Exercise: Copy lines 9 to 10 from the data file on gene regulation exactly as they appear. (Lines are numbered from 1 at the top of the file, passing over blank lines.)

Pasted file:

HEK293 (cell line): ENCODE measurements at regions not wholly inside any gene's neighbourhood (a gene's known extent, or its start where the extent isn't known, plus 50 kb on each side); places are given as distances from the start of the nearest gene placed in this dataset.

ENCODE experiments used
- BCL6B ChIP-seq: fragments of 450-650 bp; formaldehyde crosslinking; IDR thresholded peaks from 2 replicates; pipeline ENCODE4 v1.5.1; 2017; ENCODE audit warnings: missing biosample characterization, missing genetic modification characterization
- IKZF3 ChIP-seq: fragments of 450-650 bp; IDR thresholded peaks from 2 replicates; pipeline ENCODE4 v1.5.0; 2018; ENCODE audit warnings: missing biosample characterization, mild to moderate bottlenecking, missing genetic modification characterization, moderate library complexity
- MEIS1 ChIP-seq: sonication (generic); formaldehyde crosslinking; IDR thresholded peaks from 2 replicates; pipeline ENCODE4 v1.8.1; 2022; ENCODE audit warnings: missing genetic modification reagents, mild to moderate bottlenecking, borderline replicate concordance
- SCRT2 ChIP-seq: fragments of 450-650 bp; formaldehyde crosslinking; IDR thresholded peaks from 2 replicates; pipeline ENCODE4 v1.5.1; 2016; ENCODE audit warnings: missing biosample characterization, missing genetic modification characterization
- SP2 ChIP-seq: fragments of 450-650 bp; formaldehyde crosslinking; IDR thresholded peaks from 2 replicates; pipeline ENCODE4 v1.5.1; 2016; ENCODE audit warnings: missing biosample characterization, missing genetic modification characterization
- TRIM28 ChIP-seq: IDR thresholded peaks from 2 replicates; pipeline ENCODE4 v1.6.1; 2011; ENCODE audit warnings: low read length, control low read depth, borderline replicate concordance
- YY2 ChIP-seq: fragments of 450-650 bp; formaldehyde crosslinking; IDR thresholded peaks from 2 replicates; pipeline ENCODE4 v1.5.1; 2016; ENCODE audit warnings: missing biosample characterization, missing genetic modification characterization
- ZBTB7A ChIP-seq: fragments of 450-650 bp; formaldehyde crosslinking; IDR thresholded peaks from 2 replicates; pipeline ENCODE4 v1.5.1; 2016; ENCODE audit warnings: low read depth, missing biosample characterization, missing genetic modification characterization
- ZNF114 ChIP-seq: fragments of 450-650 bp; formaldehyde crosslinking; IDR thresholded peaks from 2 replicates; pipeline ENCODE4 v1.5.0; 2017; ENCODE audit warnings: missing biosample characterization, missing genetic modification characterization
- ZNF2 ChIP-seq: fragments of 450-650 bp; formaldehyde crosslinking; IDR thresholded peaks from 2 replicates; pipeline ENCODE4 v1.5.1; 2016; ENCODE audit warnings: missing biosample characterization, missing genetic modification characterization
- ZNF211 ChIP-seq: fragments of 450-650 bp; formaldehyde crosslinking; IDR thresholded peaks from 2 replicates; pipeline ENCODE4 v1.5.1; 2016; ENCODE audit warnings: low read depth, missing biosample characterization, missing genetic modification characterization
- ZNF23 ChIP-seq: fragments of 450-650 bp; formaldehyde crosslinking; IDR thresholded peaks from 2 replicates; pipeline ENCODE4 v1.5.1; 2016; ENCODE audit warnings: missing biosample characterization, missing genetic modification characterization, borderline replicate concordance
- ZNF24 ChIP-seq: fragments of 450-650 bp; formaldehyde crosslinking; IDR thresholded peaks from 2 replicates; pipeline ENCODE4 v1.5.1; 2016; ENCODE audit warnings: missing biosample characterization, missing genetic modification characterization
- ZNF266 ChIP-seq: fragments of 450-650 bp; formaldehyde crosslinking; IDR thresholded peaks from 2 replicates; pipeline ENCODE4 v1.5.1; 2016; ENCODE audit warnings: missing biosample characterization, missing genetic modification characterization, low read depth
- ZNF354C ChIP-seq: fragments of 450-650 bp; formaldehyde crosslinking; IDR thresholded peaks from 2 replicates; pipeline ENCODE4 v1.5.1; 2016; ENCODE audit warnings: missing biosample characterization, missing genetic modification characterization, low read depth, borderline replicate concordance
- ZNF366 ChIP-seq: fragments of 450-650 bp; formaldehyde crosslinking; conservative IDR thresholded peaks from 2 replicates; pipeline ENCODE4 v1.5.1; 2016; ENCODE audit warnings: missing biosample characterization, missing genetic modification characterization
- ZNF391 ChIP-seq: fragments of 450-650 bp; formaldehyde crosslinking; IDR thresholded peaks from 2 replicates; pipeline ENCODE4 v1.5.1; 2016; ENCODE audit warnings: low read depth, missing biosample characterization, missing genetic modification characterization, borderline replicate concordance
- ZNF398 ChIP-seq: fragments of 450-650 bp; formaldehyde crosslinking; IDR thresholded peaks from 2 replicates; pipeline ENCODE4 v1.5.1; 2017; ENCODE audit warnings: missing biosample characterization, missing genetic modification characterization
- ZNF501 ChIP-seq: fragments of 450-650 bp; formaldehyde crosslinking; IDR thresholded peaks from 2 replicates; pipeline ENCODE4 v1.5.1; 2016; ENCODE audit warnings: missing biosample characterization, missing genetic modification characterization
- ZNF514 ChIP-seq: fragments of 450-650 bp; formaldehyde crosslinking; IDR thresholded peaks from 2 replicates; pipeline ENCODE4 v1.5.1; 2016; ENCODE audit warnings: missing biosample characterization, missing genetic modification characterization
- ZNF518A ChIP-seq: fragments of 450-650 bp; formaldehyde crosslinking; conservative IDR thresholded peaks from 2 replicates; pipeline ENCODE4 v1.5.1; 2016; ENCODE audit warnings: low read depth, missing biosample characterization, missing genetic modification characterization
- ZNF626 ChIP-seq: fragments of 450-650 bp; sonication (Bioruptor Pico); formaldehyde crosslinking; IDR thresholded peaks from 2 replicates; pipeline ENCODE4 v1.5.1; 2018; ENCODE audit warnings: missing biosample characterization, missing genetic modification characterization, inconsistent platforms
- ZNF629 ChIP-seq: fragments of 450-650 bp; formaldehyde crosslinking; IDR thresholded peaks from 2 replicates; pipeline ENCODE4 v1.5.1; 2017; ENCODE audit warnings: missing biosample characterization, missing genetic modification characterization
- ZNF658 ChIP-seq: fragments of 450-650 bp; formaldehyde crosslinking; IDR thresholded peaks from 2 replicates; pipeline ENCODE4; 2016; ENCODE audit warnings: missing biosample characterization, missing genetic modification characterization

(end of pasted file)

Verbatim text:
- YY2 ChIP-seq: fragments of 450-650 bp; formaldehyde crosslinking; IDR thresholded peaks from 2 replicates; pipeline ENCODE4 v1.5.1; 2016; ENCODE audit warnings: missing biosample characterization, missing genetic modification characterization
- ZBTB7A ChIP-seq: fragments of 450-650 bp; formaldehyde crosslinking; IDR thresholded peaks from 2 replicates; pipeline ENCODE4 v1.5.1; 2016; ENCODE audit warnings: low read depth, missing biosample characterization, missing genetic modification characterization